What are we doing to deter the catastrophe that would be caused by an EMP attack?

Do you live in an all-electric home? Dependent on electricity for heating and cooling, cooking, refrigeration, lighting, hot water, communications, security, to open the garage door?

What if the grid melted down for say a week? The water would stop flowing. Fuel pumps at the corner gas station would not work. Even if you had natural gas that would eventually cease to flow. The banks would be closed. Sewage would back up in the streets.

If the power remained off for months, as much as 90 percent of the population might die from starvation, disease and social tumult.

WSJ illustration

There are a number of things that could cause such a scenario — terrorism, solar flare or an electromagnetic pulse (EMP) caused by the detonation of a relatively small nuclear bomb in the atmosphere.

I’ve been writing about the potential for the latter event since 1980. A year ago I discussed a bill in the House of Representatives, H.R. 3410, that would begin the process of hardening the nation’s grid against both solar flares and mad-man-caused EMP. Rep. Joe Heck was a sponsor. It passed the House on a unanimous voice vote, but languished untouched, unnoticed, ignored by the Harry Reid-run Senate.

The cost to do this grid work has been placed at somewhere between a half a billion dollars and a couple of billion. Washington spends three times that in one minute.

Rep. Trent Franks, R.-Ariz., who introduced H.R. 3410 in October, said, “It strikes at my very core when I think of the men, women, and children in cities and rural towns across America with a possibility of no access to food, water, or transportation. In a matter of weeks or months at most, a worst-case scenario could bring devastation beyond imagination.”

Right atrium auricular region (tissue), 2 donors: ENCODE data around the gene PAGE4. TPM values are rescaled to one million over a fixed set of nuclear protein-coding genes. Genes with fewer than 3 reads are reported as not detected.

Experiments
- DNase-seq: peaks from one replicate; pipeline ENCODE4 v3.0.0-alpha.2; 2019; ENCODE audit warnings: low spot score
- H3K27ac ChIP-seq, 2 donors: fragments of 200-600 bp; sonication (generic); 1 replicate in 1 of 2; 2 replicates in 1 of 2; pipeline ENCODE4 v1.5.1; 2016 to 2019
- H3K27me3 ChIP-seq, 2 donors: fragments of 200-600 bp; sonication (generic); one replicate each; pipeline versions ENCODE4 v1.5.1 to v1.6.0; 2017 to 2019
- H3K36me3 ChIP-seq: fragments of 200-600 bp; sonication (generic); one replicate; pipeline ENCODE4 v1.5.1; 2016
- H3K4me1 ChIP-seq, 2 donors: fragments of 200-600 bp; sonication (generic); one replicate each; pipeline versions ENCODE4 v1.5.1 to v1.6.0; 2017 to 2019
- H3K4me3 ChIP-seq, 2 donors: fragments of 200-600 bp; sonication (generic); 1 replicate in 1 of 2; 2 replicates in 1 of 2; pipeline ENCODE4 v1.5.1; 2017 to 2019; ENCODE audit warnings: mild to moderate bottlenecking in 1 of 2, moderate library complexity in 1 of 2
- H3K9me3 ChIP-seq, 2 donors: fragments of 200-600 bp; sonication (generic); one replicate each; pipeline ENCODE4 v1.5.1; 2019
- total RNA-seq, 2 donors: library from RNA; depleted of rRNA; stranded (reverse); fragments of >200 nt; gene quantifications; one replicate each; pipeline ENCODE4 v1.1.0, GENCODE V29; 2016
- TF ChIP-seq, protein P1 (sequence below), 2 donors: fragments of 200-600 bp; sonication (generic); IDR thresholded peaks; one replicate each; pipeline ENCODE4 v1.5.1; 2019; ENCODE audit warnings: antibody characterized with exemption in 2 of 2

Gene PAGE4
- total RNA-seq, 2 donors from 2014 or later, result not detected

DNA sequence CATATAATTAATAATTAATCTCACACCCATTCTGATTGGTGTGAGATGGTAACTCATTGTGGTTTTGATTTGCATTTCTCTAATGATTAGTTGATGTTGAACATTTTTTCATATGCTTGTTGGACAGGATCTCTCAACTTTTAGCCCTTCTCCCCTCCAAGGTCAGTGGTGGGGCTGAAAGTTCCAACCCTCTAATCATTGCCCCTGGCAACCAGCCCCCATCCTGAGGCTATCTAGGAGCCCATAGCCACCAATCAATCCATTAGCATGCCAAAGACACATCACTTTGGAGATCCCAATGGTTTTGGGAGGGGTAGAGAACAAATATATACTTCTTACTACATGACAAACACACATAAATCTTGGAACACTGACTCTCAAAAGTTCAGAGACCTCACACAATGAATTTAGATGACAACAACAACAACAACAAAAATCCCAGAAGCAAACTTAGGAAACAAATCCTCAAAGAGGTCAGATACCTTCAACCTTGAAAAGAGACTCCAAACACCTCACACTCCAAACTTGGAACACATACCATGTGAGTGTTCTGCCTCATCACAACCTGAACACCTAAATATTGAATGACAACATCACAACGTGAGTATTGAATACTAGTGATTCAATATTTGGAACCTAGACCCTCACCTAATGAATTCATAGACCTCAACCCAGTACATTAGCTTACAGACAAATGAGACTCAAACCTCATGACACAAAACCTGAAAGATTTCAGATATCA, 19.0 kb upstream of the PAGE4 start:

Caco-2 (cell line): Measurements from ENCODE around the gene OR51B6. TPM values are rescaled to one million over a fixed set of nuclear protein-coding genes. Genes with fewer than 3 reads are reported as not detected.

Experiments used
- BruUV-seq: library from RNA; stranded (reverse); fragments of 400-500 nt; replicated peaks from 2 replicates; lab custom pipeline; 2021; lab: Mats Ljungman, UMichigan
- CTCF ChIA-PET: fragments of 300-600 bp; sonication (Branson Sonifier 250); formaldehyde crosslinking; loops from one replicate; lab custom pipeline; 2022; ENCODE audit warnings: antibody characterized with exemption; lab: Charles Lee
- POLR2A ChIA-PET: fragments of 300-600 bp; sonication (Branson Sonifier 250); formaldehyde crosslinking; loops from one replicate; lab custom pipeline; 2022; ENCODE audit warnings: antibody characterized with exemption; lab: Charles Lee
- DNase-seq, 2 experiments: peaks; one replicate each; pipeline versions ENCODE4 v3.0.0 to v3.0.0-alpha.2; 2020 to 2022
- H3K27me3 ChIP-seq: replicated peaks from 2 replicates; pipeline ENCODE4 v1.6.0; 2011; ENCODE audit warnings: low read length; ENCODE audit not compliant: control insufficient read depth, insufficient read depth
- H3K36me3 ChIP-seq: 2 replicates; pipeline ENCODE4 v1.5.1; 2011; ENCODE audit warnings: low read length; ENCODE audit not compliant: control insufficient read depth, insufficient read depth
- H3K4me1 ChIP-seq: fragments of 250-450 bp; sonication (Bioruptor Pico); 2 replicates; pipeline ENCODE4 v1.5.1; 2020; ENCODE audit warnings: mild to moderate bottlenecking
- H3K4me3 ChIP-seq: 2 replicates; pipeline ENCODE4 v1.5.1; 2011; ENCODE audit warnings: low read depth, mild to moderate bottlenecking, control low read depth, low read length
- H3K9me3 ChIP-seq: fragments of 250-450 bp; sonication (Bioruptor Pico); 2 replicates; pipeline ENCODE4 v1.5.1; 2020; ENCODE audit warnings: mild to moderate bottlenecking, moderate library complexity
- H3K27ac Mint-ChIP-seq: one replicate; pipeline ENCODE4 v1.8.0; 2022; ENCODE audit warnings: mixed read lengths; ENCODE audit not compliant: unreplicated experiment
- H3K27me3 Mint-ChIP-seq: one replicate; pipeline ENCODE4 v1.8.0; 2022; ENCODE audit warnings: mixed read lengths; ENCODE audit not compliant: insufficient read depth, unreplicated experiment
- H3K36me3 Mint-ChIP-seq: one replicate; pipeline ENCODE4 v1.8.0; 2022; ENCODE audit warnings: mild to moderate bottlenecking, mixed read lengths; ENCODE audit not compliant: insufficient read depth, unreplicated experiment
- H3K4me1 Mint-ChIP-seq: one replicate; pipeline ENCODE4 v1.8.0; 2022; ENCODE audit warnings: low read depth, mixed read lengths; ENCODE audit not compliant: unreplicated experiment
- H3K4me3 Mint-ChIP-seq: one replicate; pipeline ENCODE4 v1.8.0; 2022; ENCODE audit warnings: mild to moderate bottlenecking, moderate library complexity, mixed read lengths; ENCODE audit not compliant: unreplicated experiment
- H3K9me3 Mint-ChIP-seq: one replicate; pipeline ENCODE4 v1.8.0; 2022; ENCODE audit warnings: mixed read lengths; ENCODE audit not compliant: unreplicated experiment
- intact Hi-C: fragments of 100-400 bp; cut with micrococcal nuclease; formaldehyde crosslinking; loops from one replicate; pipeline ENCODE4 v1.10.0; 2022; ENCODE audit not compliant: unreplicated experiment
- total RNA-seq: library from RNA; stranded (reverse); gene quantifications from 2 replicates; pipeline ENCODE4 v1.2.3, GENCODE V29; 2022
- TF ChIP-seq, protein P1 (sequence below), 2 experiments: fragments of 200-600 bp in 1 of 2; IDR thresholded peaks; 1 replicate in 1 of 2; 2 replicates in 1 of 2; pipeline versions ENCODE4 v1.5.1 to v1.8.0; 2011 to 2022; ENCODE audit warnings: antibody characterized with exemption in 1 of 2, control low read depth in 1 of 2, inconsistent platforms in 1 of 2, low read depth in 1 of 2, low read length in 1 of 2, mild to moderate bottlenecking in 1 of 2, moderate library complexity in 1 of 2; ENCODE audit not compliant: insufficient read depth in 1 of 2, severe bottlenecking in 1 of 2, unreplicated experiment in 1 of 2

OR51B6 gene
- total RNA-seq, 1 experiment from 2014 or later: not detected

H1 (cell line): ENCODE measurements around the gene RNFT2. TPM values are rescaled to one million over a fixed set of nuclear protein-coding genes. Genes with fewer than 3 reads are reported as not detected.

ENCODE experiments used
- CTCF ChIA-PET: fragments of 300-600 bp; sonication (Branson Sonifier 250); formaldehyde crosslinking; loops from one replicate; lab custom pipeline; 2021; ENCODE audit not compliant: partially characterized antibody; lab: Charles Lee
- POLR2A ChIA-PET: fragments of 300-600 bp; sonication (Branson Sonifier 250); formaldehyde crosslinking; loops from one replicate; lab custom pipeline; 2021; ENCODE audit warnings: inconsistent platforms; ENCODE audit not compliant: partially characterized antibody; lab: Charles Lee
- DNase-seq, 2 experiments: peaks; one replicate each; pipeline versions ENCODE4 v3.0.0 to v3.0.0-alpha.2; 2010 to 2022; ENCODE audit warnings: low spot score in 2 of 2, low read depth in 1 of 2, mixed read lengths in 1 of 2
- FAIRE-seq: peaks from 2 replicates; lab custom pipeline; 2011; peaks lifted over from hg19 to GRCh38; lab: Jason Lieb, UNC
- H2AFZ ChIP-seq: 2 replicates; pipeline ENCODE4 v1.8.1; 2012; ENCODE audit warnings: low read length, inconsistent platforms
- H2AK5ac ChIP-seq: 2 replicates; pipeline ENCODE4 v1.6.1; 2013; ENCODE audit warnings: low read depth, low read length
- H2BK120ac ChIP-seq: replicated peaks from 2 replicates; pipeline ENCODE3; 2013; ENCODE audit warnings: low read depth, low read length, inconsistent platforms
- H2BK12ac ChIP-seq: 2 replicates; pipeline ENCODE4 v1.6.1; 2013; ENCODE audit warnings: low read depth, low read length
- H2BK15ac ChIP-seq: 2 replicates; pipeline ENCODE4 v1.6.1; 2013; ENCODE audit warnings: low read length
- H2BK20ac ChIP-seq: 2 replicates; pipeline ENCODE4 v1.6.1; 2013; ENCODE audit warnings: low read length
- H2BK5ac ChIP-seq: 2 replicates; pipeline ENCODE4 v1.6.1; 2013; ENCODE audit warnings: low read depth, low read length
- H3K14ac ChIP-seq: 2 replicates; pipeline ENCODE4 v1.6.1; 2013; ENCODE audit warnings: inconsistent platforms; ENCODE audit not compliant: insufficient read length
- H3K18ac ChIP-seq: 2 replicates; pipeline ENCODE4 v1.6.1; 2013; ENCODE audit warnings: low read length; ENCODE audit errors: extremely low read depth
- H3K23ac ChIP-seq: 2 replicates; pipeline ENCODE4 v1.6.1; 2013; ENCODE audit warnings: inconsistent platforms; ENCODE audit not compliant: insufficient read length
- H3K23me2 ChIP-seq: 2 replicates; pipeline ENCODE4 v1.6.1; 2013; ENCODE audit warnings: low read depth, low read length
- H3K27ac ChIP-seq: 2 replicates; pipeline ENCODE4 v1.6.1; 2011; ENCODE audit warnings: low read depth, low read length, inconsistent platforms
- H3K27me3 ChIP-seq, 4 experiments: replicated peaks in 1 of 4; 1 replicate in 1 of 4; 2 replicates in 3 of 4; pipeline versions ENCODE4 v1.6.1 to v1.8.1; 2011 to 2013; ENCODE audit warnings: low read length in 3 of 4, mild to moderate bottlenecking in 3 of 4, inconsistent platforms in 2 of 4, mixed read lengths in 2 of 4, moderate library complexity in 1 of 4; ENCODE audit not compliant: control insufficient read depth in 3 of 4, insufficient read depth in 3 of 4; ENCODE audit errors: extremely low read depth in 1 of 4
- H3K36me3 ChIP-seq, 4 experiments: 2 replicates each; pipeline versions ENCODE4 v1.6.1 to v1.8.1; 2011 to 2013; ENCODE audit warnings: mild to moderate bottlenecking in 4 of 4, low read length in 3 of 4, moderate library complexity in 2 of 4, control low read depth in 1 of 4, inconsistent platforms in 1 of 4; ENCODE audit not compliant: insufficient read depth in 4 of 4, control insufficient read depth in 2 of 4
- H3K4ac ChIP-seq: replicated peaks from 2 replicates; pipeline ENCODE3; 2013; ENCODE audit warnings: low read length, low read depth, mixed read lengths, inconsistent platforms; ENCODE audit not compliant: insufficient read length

Harry Reid was unmoved, unconcerned, unavailable.

Today, Henry Cooper and Peter Pry again are warning of the threat of EMP and just how near it is. Writing in The Wall Street Journal, Cooper, the former director of the Strategic Defense Initiative, and Pry, executive director of the EMP Task Force on National and Homeland Security, point out the megalomaniacs who run both North Korea and Iran are both probably capable of and likely willing to order such a devastating strike.

They report that the headquarters for the North American Aerospace Defense Command is being moved back into Cheyenne Mountain near Colorado Springs. The site was largely abandoned a decade ago, but is being reactivated precisely because of the threat of EMP. Cheyenne Mountain is hardened against both blast and EMP.

In addition, the nation’s defenses are still pointed toward a Cold War enemy only capable of striking from the north, while our southern flank is completely exposed. Pry and Cooper report that both North Korea and Iran put satellites into south-polar trajectories “that appear to practice evading U.S. missile defenses, and at optimum altitudes to make a surprise EMP attack.

“The U.S. has no ballistic-missile early-warning radars or ground-based interceptors facing south and would be blind to a nuclear warhead orbited as a satellite from a southern trajectory.”

While U.S. senators sit on their collective arses and twiddle their thumbs while humming an oblivious happy tune, several states are pushing ahead with hardening their intrastate grids against EMP, Cooper and Pry tell us. These include Maine and Virginia, which have enacted legislation. Florida’s governor is considering executive action. Colorado, Texas, North Carolina, South Carolina, Indiana, Idaho and New York are looking into ways to deal with this threat.

But not Nevada. Our lawmakers are too busy squabbling and quibbling.

But perhaps the Nevada Public Utilities Commission could pick up the slack. After all, one of its duties by law is to “provide for the safe, economic, efficient, prudent and reliable operation and service of public utilities.” All it would have to do is tell Warren Buffett to spend the money to harden the grid and then reap a 10 percent return on equity from ratepayers.

Spending a little now to put locks on the house is cheaper than paying the price for the eventual break in.

Of course, this threat is nothing compared to climate change. Just ask Hillary Clinton. Or Barack Obama. Or John Kerry.

So, if you see a flash of light in the sky, followed by a loud boom, thank God you bought a Prius and the latest edition of the book on the caveman diet.